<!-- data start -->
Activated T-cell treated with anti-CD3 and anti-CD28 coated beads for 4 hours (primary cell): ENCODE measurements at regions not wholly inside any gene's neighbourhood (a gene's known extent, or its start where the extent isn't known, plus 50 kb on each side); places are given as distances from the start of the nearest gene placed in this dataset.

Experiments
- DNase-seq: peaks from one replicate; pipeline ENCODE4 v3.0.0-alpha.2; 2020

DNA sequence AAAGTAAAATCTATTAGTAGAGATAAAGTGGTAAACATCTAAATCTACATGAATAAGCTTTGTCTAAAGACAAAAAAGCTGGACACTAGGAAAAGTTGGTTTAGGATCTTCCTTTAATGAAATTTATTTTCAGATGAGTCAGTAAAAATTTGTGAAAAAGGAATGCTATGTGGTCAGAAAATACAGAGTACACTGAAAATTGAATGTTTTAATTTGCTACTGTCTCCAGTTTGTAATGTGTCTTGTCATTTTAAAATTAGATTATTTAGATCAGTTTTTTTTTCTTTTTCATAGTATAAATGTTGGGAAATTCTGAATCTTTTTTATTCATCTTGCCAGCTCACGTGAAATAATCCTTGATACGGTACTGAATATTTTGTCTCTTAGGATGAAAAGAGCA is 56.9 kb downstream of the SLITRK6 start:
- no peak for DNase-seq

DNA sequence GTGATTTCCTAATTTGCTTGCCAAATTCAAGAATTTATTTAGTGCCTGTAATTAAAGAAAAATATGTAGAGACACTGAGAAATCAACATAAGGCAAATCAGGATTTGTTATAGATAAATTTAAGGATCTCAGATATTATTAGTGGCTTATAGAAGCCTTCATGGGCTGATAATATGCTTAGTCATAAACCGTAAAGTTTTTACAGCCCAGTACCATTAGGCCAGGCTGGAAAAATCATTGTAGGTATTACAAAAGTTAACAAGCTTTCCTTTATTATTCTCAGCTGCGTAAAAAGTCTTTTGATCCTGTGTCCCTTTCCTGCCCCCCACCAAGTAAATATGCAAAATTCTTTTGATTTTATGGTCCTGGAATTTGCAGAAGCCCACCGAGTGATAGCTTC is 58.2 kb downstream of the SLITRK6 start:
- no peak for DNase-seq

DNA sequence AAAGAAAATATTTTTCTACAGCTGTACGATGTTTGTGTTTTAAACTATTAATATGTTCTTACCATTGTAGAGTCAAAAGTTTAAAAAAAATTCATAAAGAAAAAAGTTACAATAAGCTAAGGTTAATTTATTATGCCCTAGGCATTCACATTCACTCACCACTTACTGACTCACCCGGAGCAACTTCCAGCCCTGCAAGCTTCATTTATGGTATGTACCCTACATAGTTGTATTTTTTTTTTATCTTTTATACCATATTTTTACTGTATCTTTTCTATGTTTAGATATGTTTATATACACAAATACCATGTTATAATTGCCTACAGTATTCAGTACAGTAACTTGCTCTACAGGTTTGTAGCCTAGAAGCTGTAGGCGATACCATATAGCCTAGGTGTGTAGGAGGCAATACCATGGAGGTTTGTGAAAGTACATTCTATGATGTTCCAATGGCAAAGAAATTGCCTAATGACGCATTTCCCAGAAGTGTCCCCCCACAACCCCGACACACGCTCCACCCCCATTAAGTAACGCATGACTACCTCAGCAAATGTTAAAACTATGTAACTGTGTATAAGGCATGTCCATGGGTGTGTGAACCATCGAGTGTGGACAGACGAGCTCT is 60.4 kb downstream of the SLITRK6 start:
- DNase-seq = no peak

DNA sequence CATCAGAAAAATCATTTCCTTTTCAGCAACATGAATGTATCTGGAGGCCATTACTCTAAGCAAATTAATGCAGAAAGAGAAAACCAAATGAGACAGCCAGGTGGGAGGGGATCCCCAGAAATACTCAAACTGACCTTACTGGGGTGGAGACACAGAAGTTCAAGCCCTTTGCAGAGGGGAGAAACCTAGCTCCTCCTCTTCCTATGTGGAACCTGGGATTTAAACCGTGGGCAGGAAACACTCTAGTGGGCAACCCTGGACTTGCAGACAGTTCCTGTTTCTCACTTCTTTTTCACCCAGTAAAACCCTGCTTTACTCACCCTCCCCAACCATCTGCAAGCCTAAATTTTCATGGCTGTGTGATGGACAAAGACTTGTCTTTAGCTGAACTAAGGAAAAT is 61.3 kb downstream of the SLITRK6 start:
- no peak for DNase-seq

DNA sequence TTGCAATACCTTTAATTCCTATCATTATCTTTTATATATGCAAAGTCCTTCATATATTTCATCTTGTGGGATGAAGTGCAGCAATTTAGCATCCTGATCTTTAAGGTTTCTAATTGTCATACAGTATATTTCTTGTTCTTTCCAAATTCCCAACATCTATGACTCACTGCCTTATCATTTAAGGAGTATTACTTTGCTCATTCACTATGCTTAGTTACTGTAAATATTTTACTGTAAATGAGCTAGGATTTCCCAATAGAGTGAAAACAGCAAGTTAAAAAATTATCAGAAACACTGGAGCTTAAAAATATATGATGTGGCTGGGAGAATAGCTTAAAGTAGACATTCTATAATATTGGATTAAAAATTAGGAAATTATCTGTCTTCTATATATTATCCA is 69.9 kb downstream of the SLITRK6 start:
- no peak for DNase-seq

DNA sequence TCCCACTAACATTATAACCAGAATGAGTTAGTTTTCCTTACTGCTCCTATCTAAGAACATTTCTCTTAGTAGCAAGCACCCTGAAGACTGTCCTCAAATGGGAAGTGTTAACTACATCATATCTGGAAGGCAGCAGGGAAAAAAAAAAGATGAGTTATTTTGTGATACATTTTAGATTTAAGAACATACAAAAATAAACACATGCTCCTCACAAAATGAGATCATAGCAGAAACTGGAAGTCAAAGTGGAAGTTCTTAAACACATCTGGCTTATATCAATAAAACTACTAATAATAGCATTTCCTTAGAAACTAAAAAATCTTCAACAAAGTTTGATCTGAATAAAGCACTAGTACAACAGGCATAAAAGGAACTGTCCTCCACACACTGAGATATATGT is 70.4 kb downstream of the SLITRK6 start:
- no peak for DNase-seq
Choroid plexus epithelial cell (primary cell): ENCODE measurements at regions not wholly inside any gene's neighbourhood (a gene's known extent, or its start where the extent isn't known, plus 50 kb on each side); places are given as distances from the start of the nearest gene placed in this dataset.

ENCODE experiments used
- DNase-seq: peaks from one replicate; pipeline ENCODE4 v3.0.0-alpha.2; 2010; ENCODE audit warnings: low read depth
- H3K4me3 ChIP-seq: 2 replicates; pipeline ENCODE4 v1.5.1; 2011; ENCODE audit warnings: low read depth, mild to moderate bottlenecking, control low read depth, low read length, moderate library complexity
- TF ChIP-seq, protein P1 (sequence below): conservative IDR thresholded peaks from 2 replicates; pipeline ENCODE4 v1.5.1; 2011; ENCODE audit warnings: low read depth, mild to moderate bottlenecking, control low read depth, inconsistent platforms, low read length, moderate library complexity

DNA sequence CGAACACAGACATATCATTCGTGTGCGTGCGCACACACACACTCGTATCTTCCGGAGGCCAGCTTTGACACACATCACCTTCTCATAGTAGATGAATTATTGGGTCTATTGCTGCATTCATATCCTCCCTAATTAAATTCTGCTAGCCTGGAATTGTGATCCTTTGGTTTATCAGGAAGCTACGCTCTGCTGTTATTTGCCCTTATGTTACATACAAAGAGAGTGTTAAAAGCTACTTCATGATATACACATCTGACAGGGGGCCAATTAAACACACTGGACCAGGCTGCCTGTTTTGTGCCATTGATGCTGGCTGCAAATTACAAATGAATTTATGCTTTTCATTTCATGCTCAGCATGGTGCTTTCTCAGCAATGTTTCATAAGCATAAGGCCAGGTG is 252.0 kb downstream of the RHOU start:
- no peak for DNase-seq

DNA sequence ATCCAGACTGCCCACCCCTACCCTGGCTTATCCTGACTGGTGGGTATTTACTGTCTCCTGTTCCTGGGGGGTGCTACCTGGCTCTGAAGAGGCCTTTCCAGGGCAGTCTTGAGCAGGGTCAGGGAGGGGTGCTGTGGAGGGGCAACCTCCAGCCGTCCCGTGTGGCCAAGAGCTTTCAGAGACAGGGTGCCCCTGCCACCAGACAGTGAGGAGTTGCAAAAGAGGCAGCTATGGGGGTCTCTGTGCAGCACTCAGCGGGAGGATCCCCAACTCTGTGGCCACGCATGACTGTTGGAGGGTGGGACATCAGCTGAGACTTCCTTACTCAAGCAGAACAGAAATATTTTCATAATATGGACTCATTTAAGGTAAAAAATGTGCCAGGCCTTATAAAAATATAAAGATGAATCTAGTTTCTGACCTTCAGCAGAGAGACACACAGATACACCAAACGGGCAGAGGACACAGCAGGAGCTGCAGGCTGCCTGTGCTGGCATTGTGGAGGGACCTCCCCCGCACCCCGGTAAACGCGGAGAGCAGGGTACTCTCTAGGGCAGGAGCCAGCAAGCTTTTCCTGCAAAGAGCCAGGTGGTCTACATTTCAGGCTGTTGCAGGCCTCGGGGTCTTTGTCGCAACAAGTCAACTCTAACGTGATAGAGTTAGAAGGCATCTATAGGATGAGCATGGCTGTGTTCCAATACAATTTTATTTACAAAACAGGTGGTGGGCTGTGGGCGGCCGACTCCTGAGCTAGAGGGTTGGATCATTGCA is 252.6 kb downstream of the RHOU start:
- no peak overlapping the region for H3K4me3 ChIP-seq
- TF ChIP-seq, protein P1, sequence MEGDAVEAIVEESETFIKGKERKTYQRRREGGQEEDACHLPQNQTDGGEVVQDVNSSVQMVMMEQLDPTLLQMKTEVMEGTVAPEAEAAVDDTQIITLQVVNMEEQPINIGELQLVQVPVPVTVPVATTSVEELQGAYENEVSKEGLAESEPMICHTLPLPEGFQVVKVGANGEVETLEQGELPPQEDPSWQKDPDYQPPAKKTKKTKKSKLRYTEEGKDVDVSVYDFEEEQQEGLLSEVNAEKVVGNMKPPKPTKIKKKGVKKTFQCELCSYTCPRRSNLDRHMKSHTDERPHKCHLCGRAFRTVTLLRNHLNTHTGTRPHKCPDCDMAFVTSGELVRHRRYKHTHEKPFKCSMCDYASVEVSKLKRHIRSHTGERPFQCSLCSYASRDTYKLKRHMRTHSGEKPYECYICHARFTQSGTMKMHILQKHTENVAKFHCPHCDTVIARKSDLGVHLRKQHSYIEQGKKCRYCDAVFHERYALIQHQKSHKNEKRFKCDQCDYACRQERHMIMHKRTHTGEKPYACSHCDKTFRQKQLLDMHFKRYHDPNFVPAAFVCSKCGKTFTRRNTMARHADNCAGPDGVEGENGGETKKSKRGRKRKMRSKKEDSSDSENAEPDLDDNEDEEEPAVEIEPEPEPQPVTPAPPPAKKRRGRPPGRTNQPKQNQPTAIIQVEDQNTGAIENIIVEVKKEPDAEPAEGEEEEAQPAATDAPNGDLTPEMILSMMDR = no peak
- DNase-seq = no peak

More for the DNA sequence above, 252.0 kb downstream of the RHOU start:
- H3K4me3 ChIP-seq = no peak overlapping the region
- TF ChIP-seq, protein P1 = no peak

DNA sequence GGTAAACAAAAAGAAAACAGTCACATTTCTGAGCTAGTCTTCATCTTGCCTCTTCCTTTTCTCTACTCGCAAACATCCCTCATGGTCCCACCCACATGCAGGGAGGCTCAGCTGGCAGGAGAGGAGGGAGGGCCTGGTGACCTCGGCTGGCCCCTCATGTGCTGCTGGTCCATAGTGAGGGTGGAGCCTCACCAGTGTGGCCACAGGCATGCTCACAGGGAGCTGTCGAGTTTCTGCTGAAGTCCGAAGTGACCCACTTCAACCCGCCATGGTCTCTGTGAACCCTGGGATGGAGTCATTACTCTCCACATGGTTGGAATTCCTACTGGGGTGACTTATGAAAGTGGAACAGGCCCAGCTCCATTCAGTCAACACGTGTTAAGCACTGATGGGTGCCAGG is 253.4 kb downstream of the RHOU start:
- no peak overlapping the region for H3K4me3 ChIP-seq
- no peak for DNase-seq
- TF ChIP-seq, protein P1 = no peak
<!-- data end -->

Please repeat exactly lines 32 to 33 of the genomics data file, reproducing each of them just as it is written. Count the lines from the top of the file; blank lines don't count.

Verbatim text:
- no peak for DNase-seq
- TF ChIP-seq, protein P1 = no peak